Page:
Training & Nutrition

How Cycling Affects your Hamstrings

Many cyclists suffer with hamstring aches and pains, and here's why

As you spend more time in the saddle, especially if you’re new to cycling, you may find twinges, aches and pains begin to crop up and slow you down. One of the most common problems that cyclists suffer with is hamstring issues. Cycling puts a lot of stress and strain on this muscle group, but here’s how you can loosen them up and prevent further injury.

What are hamstrings?

Words by Jo Mcrae

Running down the back of your leg from your hips and crossing behind the knee joint, the hamstrings are a group of muscles that extend the hip and flex the knee.

In a nutshell, they are one of the main muscle groups that are active as we cycle, with the upper portion of the hamstrings playing a role in the down stroke or ‘push’ phase of pedalling, and the lower part being active in the up stroke or ‘pull’ phase as we bend our knee.

Though the two ends of the muscles are connected and work as a whole, the cycling position and action means that it’s helpful to think of each end when trying to take care of these important muscles.

As we bend forwards on the saddle to reach the bars, cycling affects your hamstrings in the following ways;

  • The upper hamstrings at your hips are stretched, so can become relatively ‘loose’ and weak.
  • The lower hamstrings at the knee, remain bent.  This can lead to a tendency for the lower portion to become shortened and tight
  • Overall, this imbalance between the ‘tone’ in the two ends of the muscle can lead to problems and stress and strain.

Cycling Affects your Hamstrings: Hamstring strain

A hamstring ‘strain’ occurs when the muscle is loaded either quite heavily, or repetitively, or both.

In the cycling sense, this might mean pushing too heavy a gear or too low a cadence, or simply increasing the amount of cycling (by way of repetition) too much, too soon for your muscles to adapt.  Technically, a strain is micro-damage in the muscle fibers due to being overstretched, and this is more likely to occur if the two ‘ends’ of your hamstrings are out of balance with each other.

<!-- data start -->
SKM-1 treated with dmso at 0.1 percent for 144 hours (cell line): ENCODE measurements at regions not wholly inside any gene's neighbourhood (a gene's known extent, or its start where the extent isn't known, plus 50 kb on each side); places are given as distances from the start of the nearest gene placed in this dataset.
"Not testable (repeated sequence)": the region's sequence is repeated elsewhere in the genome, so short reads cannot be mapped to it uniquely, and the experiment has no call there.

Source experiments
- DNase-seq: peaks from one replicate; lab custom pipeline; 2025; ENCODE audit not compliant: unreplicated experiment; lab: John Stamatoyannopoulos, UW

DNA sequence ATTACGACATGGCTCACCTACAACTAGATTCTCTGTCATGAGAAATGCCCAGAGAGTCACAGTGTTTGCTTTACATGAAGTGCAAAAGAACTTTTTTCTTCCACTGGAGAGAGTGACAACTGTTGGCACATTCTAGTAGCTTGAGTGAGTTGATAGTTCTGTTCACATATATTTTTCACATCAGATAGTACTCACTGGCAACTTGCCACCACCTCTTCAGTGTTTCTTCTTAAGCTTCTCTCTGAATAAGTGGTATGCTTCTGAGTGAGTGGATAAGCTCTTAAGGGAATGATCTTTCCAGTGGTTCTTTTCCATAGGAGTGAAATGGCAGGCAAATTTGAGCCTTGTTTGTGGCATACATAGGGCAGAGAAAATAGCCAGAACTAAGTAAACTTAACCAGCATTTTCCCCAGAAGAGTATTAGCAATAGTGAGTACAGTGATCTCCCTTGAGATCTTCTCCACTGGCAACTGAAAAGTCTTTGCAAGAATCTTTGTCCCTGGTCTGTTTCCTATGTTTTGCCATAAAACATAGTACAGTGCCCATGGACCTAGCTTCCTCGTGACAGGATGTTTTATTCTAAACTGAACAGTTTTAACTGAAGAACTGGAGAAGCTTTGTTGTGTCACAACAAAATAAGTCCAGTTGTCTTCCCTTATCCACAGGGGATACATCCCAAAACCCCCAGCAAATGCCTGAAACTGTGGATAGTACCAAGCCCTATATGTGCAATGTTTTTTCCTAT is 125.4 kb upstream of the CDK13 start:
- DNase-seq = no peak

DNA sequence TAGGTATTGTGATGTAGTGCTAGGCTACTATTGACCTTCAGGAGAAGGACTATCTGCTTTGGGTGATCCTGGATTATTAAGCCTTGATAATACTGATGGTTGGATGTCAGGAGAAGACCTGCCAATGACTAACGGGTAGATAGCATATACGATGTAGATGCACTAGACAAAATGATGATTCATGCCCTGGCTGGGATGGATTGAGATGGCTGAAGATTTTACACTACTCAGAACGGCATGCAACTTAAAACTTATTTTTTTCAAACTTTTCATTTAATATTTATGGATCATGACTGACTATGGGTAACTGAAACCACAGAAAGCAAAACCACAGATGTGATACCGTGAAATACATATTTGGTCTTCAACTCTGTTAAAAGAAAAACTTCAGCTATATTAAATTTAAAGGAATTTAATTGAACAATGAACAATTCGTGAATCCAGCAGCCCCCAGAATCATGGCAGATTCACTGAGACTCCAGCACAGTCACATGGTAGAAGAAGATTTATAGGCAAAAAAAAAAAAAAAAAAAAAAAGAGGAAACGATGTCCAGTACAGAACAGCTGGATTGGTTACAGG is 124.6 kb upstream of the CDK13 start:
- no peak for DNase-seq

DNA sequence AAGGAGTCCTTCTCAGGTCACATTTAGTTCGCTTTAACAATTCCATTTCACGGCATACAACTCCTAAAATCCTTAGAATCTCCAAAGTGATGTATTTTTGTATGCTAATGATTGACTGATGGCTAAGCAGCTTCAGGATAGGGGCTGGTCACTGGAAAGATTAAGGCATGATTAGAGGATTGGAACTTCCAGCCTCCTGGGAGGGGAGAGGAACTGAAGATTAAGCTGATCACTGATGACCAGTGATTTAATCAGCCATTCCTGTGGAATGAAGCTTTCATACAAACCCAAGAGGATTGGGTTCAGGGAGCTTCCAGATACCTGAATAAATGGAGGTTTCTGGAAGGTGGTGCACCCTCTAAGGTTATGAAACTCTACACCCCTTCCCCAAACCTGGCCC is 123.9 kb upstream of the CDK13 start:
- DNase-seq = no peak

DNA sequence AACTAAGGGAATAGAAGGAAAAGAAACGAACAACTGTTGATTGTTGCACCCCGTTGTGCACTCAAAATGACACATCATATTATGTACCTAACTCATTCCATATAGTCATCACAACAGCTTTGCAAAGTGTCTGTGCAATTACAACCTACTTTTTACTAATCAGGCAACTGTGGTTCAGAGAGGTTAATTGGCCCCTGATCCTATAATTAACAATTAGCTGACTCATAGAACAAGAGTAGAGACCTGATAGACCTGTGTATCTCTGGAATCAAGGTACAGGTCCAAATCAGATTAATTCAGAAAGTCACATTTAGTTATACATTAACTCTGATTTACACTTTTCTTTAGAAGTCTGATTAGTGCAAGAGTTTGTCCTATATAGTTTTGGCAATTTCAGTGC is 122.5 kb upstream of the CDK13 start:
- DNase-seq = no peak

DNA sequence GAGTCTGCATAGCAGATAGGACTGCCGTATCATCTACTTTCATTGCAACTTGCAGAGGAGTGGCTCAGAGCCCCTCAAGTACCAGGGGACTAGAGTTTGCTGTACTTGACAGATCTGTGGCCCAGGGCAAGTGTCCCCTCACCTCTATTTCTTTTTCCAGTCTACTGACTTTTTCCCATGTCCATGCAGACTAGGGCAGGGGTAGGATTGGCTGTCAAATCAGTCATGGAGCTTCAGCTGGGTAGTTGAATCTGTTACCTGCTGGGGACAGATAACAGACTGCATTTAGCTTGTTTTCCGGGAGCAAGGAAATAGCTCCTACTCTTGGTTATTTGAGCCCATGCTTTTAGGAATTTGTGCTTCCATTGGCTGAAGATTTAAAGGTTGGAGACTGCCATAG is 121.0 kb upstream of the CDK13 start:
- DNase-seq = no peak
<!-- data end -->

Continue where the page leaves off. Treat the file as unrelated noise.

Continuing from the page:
Hamstring Recovery: R.I.C.E

Resting the strained muscle is the first step to try to resolve the problem, though this can be pretty difficult if you are cyclist because even low level cycling (or perhaps even walking) may aggravate the injury and cause more pain.

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The typical ‘R.I.C.E’ protocol of Rest, Ice, Compression and Elevation apply as acute self-help for any soft tissue injury. In practice though, it can be difficult to avoid aggravating a significant strain and some sort of treatment will be beneficial if the injury isn’t beginning to improve within a couple of days.

Sports/remedial massage can help stretch out the muscle fibres in a more localised and focussed way, and break down any scar tissue so you can at least get back to gentle cycling as soon as possible.

Hamstring Stretches

To help loosen up your hamstrings, and prevent further injury from cycling, there are a number of stretches you can do at home. Foam rollers and mini-bands are also effective in both the conditioning and recovery process, and a worthwhile investment.

Here’s a hamstring stretch to get started with:

  • Start with your feet hip width apart and parallel
  • Bend your knees, draw the belly button in, and roll down through the spine
  • Put all 10 finger tips on the floor in front of your toes
  • Keep your fingers on the floor, and your heels on the floor
  • Gently try to straighten the legs to a point that’s comfortable, breathe, and then bend them again
  • Repeat this 5-6 times
  • If you can straighten your legs fully, don’t let your knees ‘lock out’, keep them soft. If you can’t straighten them, don’t push yourself to – you’ll become more flexible over time
  • When you’re ready to come back, roll up one vertebra at a time, straightening the legs last.

You can watch the video demonstration here.

While it’s important to keep your hamstrings supple, and not to over strain them on the bike, it’s equally important to ensure your bike set-up is right for you. A bike fit can reveal some pretty interesting things that you may never have known about your body.

If you have tight hamstrings – like I do – then you’ll need to lower your saddle height enough to take out any hesitation in the leg on the down-stroke, and also prevent over exertion of that muscle group.

If you take care of your body, your body will take care of cycling.

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